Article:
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Chinese Stocks Fall Amid Manipulation Probe

May 23, 1997|From Bloomberg News

Chinese stocks tumbled Thursday after the government widened a crackdown on stock manipulation by banning trading by state-owned and publicly listed companies and ordering a large-scale probe of their accounts.

Under new rules, state and listed companies won't be allowed to buy shares unless they are held as long-term investments. Also, local authorities will be required to probe for dummy accounts.

The moves are the latest in a series of actions aimed at cooling China's booming stock markets, which traders say have been pushed up in part through manipulation.

China's benchmark stock indexes gained as much as 50% in the first four months of the year, although most have lost at least half that gain in recent weeks.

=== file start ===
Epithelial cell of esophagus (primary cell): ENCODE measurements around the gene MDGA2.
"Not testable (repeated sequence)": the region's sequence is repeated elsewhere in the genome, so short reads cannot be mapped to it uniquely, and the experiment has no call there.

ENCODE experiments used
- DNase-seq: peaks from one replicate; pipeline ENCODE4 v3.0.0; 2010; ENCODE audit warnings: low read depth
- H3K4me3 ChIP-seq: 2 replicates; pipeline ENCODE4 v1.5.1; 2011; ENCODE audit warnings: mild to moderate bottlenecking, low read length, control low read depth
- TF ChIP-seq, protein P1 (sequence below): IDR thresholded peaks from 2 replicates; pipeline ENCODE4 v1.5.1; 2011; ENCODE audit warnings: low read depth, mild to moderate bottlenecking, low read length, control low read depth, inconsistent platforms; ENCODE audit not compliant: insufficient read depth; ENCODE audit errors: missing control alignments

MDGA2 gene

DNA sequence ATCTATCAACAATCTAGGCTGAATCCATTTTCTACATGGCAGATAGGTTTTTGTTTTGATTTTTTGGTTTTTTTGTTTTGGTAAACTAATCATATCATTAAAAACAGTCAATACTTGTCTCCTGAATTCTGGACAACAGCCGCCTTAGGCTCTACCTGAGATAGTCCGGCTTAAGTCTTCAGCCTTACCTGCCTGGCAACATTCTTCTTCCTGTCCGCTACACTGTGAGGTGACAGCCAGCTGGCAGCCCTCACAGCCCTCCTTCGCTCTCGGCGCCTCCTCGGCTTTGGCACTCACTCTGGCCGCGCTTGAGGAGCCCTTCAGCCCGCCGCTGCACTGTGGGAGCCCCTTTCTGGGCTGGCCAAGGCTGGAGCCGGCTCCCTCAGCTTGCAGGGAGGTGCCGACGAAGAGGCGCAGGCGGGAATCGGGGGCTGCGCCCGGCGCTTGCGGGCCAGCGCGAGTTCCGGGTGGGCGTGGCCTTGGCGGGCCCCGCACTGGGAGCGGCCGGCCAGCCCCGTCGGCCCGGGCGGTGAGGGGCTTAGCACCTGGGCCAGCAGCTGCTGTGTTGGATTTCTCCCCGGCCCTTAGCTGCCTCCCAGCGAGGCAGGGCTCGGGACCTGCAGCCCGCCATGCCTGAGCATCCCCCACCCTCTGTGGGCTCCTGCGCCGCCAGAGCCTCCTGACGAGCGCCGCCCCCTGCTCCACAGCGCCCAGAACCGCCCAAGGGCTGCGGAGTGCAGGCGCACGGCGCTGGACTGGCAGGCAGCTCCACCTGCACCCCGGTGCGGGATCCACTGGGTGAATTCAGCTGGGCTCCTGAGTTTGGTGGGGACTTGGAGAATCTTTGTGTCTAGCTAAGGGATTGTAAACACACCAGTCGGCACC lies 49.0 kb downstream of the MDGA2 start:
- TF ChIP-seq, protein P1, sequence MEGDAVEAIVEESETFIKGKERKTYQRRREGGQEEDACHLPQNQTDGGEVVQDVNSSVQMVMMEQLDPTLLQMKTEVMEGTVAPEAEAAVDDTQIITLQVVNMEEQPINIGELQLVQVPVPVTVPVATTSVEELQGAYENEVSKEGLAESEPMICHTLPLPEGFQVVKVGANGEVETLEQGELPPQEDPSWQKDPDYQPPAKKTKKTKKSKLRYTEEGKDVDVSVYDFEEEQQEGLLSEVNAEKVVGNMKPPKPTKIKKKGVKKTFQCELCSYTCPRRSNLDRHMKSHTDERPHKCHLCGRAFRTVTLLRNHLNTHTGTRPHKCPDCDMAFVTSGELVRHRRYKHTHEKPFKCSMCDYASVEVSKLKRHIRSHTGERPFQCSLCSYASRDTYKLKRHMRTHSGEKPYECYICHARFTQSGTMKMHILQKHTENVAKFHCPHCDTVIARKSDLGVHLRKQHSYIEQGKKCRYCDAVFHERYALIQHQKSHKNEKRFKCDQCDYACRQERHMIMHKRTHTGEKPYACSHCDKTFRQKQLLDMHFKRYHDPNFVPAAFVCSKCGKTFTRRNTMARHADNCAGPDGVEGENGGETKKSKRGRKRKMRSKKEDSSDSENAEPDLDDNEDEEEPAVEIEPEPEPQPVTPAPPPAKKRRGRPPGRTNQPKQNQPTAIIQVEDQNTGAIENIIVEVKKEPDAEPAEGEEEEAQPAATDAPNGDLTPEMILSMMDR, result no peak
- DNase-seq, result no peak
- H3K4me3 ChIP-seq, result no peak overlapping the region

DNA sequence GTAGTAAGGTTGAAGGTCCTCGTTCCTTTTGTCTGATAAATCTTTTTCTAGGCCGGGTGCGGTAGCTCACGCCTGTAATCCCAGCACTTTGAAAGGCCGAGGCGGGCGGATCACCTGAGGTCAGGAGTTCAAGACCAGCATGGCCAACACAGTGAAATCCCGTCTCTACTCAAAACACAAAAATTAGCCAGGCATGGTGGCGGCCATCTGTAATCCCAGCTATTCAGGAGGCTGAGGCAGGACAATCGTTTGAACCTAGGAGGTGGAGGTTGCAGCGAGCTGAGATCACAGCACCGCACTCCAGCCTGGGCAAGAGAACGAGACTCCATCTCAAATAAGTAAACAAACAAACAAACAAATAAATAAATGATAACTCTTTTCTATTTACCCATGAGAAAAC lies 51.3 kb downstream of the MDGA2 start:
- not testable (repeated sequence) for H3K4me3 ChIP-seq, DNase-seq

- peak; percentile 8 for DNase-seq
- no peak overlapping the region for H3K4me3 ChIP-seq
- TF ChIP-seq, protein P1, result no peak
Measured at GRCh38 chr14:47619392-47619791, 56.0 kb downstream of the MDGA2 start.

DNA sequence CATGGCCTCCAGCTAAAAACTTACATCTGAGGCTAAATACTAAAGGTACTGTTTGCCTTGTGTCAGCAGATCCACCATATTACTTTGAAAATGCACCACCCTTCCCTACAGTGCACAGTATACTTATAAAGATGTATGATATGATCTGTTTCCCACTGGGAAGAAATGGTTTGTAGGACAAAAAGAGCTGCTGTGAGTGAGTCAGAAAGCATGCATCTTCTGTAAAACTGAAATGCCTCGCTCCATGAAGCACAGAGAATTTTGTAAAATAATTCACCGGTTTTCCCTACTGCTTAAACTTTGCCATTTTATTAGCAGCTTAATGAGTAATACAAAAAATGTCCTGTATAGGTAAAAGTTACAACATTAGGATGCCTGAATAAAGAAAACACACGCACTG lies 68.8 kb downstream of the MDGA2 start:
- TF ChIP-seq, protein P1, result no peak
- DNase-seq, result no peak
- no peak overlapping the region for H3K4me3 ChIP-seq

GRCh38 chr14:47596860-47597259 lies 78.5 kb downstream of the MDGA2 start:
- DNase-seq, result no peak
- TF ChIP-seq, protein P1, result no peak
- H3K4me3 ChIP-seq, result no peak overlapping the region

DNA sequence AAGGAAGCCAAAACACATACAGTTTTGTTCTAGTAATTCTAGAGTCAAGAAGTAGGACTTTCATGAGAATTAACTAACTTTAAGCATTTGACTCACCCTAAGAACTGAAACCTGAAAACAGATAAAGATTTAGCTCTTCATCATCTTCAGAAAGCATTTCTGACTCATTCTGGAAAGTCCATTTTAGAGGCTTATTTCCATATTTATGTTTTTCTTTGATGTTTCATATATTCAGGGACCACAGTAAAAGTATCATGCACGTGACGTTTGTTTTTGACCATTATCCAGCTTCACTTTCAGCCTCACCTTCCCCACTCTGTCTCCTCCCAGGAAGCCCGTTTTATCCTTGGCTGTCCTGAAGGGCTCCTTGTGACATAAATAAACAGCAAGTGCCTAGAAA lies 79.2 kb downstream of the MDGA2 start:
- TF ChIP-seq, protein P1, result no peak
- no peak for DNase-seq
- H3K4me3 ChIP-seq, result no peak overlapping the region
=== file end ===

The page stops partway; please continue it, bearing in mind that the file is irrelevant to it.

"The new moves are going to dry up liquidity in the market, and prices will continue to fall as companies with improper holdings dump shares," said Lin Qing, an analyst at Shenyin & Wanguo Securities, China's biggest brokerage.

The Shanghai Stock Exchange's index of A-shares, which tracks stocks restricted to local investors, tumbled 7.2% to 1,313.64 Thursday. The exchange's B-share index, which tracks shares that foreigners can buy, lost 3.8% to 84.82.

The Shenzhen Stock Exchange's index of A-shares dropped 9.1%. The two exchanges impose 10% daily limits on price fluctuations.

Trading by state-owned and listed companies has accounted for at least 40% of daily trading on China's exchanges in the last few months, so the impact of the new ban will be huge, traders said.

Analysts say Chinese firms have engaged in the same kind of short-term stock trading that businesses in Japan and Taiwan practiced during their 1980s' stock booms.

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